It is a further object of the present invention to provide an inflatable article imprinted with images in a manner to reduce fade and eliminate wear with use.

In order to achieve the above objects, as well as others which will become apparent hereafter, an inflatable article in accordance with the present invention comprises first and second panels made substantially of flexible sheet material and sealingly joined to each other at their respective peripheral edges to form a substantially sealed enclosure capable of retaining gas under pressure. Said first and second panels have respective first and second panel portions spaced from each other when said enclosure is internally gas pressurized. Said first panel portion is transparent to cause said second panel portion to be visible therethrough. Said first panel portion is partially imprinted with a first image to permit continued visibility of said second panel portion. The second image is imprinted on said second panel portion, said first and second images cooperating with each other to produce an illusion of three dimensions and an image which continuously changes with different angles of observation of the inflatable article.

In the presently preferred embodiment, the front panel is formed of a transparent material while the rear panel is formed of an opaque material, the images being imprinted on the respective surfaces thereof interiorly of the enclosure.

In the presently preferred embodiment, there is further provided an intermediate panel between said first and second panels, said intermediate panels being spaced from said first and second panels when said enclosure is internally gas pressurized. Said intermediate panel has a transparent panel portion imprinted with a third image to permit continued visibility of said second image therethrough and through said first panel portion. Said first, second and third images cooperating with each other to produce an illusion of three dimensions and an image which continuously changes with different angles of observation of the inflatable article.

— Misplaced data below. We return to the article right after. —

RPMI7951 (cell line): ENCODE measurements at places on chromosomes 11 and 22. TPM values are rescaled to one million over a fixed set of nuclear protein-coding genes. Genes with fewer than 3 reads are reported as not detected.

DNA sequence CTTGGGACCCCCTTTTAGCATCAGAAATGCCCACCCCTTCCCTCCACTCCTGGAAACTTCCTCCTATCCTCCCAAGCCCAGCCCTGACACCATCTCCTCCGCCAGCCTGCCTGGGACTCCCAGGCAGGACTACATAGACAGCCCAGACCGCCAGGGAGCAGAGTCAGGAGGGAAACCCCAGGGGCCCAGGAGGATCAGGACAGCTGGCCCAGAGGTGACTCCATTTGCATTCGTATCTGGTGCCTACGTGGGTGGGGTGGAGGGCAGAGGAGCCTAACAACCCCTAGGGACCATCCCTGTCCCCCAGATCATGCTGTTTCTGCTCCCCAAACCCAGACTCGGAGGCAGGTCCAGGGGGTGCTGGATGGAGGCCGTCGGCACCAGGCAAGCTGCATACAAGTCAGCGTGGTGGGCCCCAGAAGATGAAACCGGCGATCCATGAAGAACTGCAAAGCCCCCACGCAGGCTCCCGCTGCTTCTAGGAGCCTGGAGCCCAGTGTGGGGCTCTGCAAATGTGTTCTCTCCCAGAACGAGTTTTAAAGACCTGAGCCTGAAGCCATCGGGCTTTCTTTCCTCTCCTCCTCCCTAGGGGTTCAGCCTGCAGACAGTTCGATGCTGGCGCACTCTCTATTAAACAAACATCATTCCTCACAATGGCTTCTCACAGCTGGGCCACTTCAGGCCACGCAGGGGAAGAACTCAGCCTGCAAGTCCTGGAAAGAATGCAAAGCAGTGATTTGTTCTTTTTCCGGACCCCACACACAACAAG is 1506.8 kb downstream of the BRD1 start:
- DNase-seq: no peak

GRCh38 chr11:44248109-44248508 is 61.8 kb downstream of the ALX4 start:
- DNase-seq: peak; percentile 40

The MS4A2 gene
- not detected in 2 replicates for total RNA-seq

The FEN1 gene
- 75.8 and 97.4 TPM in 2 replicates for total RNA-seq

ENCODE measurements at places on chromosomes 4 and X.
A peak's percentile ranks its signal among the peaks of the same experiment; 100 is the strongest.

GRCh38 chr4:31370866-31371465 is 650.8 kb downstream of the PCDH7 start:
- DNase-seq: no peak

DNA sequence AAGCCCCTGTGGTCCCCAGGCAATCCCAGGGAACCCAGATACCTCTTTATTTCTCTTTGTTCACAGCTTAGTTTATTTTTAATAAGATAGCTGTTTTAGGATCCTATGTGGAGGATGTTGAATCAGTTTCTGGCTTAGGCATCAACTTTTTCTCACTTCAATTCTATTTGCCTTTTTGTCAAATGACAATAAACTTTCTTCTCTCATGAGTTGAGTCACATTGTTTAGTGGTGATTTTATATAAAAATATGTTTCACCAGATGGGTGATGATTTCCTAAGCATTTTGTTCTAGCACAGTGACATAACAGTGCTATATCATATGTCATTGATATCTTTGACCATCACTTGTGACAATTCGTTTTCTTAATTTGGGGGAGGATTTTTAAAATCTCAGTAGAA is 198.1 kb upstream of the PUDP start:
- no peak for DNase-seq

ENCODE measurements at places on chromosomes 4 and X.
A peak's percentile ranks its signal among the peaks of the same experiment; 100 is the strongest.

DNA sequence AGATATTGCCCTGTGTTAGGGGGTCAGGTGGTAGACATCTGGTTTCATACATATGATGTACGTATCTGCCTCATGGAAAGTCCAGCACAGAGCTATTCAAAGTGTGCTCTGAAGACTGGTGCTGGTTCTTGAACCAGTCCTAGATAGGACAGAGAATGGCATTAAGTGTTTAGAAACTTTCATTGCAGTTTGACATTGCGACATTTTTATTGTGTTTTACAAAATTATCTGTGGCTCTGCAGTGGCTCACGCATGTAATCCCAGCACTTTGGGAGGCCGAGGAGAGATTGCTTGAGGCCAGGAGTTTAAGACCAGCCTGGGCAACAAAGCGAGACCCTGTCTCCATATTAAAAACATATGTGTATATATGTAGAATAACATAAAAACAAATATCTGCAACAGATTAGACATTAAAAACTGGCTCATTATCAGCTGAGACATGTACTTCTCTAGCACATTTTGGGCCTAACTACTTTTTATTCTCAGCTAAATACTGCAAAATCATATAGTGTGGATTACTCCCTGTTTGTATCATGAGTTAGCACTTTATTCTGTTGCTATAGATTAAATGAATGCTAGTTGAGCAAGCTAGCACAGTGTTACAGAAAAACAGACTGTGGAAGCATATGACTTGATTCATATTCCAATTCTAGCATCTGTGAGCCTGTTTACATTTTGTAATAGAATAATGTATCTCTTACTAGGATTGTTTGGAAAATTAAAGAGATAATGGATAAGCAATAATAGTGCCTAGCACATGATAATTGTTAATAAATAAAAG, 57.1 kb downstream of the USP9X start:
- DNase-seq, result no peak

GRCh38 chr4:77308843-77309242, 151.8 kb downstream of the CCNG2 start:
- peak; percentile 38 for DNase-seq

BRIEF DESCRIPTION OF THE DRAWINGS

Further advantages of the invention will become apparent from a reading of the following specification describing an illustrative embodiment of the invention. The specification is to be taken with the accompanying drawings in which:

FIG. 1 is a perspective view of an inflatable article in the nature of a free standing punching bag in accordance with the present invention;

FIG. 2 is a cross-sectional view of the inflatable article shown in FIG. 1, taken along line 2--2;

FIG. 3 is a cross-sectional view of the inflatable article shown in FIG. 1, taken along line 3--3;

FIGS. 4-6 are front elevational views of the front, rear and intermediate panels respectively forming the inflatable article shown in FIGS. 1-3.

DESCRIPTION OF THE PREFERRED EMBODIMENT

Referring specifically to the figures, in which identical or similar parts are designated by the same reference numerals throughout, and first referring to FIGS. 1-3, an inflatable article or action toy is shown and generally designated by the reference numeral 10.

While the embodiment to be described is in the nature of a free-standing punching bag, it should be evident that the present invention can be used in conjunction with any other type of inflatable article or toy.

The toy 10 includes an inflated upper portion 12 and a weighed base 14 as shown.

The inflated upper portion 12 includes a front panel 16, shown separately in FIG. 4, and a rear panel 18, separately shown in FIG. 5. The panels 16, 18 may be made of substantially flexible sheet material, such as vinyl, or any other such materials commonly used for the making of inflatable toys. The panels 16, 18 are sealingly joined to each other at their respective peripheral edges to form a seam 20. The panels thereby form a substantially sealed enclosure capable of retaining gas under pressure.

In the presently preferred embodiment, there is also provided an optional middle, central or intermediate panel 22, separately shown in FIG. 6. The intermediate panel is disposed between the front panel 16 and the rear panel 18, as best shown in FIGS. 2 and 3.

To achieve the optimum advantages of the present invention, the front panel 16 and the rear panel 18 must include panel portions which are spaced from each other when the enclosure is internally gas pressurized. In the construction shown, the substantial portions of the front and rear panels are spaced from each other when the toy is pressurized except, of course, at the seam 20.